Camp SkyChild began in 1989 at the College of Great Falls for children whose parents are incarcerated in a Montana prison or who are in the correctional system.  The camp was started with the idea of breaking the cycle of violent behavior and/or drug usage of the adult family members who are in the criminal justice system.  Children of parents in the correctional system are six times more likely to enter the prison system themselves.

The camp helps to show at -risk children they are not alone; there are others just like them and in the same/similar situations.  Many of these children are old beyond their years from growing up with the day to day experiences of violence and drugs in their lives. The children experience abandonment by the incarcerated parent. These children also face the daily pressures of the outside world.  It is not easy to be that kid whose parent is a drug addict, the kid whose father murdered someone or the kid whose mother embezzled money. The week of just being children provided by the camp lets the campers understand that they have value and it is ok to just be a kid. The camp provides positive role models, home cooked food and plenty of exercise and positive experiences.  Over 80% of the children at the camp are FAS or FAA and have medical conditions associated with fetal alcohol conditions.  We have children at the camp with severe autism, depression, behavioral and adjustment problems. The children come to camp without proper shoes, clothing or sleeping bags.

University of Providence undergraduate students are the volunteer camp counselors and make wonderful mentors for the children.  The children see our students as young adults who are making something of their lives.  With the students working on a cross section of degrees it also gives the children the advantage to hear about the different directions they can take their own lives.  Graduate students from University of Providence counseling program provide education and structure for the undergraduate students as well as working directly with the children who are having adjustment problems at the camp.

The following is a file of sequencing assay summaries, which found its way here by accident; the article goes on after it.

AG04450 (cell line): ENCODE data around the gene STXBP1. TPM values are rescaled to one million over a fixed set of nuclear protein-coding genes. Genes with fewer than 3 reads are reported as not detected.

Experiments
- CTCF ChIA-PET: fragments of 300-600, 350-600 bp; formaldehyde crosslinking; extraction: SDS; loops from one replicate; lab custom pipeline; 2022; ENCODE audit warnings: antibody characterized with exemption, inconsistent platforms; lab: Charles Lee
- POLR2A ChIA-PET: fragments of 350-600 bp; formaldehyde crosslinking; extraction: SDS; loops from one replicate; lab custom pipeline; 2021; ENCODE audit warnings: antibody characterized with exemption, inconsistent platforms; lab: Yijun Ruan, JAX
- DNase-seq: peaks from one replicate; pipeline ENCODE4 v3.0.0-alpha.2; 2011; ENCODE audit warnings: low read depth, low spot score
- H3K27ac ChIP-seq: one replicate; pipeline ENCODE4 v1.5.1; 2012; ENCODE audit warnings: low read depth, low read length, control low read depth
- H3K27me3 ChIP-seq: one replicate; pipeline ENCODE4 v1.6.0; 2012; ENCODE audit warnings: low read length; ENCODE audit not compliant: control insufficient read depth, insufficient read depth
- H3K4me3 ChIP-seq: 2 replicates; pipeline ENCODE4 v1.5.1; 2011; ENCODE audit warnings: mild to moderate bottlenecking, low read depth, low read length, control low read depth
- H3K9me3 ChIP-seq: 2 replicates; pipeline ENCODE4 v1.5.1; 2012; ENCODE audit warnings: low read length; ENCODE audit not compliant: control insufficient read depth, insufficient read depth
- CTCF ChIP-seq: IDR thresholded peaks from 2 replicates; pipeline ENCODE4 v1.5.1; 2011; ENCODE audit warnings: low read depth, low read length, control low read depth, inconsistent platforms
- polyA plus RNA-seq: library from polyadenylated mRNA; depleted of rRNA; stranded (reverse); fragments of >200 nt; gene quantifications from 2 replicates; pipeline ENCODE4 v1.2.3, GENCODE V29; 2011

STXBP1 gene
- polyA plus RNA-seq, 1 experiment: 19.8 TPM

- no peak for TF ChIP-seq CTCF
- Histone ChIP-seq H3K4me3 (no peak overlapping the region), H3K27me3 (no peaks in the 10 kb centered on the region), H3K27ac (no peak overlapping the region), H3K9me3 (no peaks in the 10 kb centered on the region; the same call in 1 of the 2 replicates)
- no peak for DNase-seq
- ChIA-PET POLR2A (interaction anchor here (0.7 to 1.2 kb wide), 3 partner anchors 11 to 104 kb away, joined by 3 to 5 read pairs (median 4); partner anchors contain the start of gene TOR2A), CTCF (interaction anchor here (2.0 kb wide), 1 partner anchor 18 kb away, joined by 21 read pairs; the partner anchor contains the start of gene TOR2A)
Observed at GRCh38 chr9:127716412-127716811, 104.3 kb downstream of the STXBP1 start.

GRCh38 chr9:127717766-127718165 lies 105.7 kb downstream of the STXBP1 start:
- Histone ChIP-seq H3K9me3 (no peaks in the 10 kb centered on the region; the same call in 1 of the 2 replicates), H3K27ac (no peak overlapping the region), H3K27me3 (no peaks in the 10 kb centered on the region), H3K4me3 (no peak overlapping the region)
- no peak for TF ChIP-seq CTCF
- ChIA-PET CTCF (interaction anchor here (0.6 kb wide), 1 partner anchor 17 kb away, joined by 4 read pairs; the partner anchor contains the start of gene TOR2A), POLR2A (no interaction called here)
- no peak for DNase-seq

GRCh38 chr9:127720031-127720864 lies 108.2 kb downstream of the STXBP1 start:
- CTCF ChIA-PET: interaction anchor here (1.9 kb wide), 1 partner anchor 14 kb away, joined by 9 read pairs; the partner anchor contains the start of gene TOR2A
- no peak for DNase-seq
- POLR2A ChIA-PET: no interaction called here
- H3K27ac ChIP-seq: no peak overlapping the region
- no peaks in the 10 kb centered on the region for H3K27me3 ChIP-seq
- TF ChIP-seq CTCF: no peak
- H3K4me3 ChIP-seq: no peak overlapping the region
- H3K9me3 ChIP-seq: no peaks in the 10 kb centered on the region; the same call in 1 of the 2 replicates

Many of the children of Camp SkyChild return year after year.  Many of these children are so desperate to attend the camp they start calling us to see when the camp will be or to make sure we didn’t forget about them.  The camp has a positive impact on the children and in a lot of cases it is the only positive motivation and feedback they receive.  Activities of the camp focus on self-esteem, self-sufficiency and cultural awareness.

Camp SkyChild was originally intended for 45 children but most years we have as many as 80-85 children. How do you turn a child away?  The camp this year is scheduled for August 4-8. The camp is held at the Rotary Camp just outside Monarch. We need help in the kitchen, with arts and crafts and just being with the children….come up for the day or for the whole camp…..I guarantee sound sleep after a day being with these great children. Send an email to Professor Deb Kottel if you can volunteer or have art and craft supplies that you can donate. deborah.kottel@uprovidence.edu.